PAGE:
New Delhi: With trial courts in the city
reeling under the burden of over 12 lakh cases, the Delhi
government today decided to set up a number of mediation
centres to settle disputes relating to land, cheque bouncing
and family matters.
The Delhi cabinet decided to get registered Delhi
Disputes Resolution Society to pave the way for creation of at
least 19 mediation centres in different parts of the city
under the mechanism of Alternative Dispute Resolution.
"The mediation centres will come up in all the districts
in the city. They are being set up to take up cases like land
disputes, cheque bouncing and marital disputes," Chief
Minister Sheila Dikshit said.
The five district courts in Delhi are saddled with
12,02,130 cases with those relating to dishonouring of cheques
alone amounting to 5,08,660, according to official data.
Officials said initially four meditation centres will
be made functional.
"In all, 11 consumer affairs mediation centres, four
cheques dishonour mediation centres and four community
mediation centre will come up," they said.
There has been a 68 per cent rise in the pendency of
cases since 2007 in the lower courts in the city posing stiff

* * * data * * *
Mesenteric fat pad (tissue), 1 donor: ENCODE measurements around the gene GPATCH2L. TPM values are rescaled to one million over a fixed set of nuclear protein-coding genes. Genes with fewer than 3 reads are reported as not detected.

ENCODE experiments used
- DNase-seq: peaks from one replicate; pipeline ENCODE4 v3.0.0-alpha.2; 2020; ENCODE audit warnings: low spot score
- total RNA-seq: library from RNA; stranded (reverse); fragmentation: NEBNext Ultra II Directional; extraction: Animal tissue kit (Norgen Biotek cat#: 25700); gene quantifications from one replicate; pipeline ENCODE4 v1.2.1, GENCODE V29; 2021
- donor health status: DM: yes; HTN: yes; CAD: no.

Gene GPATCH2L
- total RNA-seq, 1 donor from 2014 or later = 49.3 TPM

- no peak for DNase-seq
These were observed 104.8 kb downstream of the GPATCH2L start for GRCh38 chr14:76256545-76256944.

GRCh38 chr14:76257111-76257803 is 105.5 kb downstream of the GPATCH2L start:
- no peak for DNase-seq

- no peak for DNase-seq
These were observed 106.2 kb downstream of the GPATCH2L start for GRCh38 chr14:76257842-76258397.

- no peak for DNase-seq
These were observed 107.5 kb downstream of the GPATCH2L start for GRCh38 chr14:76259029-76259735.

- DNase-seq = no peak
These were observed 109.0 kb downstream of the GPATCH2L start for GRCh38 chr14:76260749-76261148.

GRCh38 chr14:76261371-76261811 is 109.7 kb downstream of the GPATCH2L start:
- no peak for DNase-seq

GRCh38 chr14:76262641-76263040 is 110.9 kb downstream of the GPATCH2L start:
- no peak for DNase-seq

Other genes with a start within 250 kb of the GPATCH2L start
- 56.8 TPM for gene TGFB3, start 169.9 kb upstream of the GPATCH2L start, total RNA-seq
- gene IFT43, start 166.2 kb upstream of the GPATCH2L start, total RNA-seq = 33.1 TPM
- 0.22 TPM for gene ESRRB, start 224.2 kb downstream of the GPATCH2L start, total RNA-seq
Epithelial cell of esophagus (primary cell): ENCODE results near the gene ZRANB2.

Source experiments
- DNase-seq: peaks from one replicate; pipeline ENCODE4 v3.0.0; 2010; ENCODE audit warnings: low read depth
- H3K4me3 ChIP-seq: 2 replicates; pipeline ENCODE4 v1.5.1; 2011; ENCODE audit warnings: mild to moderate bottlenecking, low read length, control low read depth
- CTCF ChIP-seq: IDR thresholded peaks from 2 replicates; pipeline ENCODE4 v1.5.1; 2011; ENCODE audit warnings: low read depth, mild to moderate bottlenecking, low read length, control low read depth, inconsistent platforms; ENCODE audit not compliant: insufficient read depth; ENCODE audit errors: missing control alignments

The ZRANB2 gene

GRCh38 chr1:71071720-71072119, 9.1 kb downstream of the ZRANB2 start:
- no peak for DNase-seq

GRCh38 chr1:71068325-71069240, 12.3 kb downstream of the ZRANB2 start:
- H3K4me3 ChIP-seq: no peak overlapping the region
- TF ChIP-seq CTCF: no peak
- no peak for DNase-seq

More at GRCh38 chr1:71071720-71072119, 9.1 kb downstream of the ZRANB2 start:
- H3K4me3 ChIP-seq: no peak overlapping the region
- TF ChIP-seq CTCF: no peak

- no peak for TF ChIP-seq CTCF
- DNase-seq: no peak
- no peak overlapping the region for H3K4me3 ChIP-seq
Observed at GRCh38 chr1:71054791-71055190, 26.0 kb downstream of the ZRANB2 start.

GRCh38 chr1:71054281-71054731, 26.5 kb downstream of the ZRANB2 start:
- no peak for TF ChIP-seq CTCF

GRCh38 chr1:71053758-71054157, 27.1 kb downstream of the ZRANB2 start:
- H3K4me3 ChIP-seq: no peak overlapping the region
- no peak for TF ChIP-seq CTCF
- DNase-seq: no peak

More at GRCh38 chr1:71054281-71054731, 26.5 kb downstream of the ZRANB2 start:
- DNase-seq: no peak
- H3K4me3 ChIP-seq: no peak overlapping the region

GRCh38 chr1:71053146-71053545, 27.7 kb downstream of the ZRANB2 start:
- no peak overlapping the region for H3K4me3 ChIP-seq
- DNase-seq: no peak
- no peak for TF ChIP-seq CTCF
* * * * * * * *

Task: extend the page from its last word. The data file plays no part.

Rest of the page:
challenge in the battle to reduce the backlog.
Dikshit said the government will appoint retired
judges and prominent lawyers as judges of mediation centres.
She said government is committed to establishing
mediation centre in each district with requisite
The centres would help parties resolve their disputes
amicably, economically and quickly which will help in clearing
backlog of cases in other courts.
The focus will primarily on pre-litigation disputes
but post-litigation cases will also be targetted
simultaneously, Dikshit said.
She said pre-litigation disputes like employment-
related malpractices, problems in workplaces, property cases,
cases relating to accidental compensation and dishonour of
cheques will be taken up by the mediation centres.
Post-litigation cases, including cases of consumer
courts, family disputes and land-related cases, will also be
taken up by mediation centres.
Dikshit said a proposal for revising the computer
hardware procurement policy to allow procurement from the open
market was also approved by the cabinet.
Government departments are now allowed to procure
computer hardware from Directorate of General Supplies and
Disposable and National Informatics Centre Services.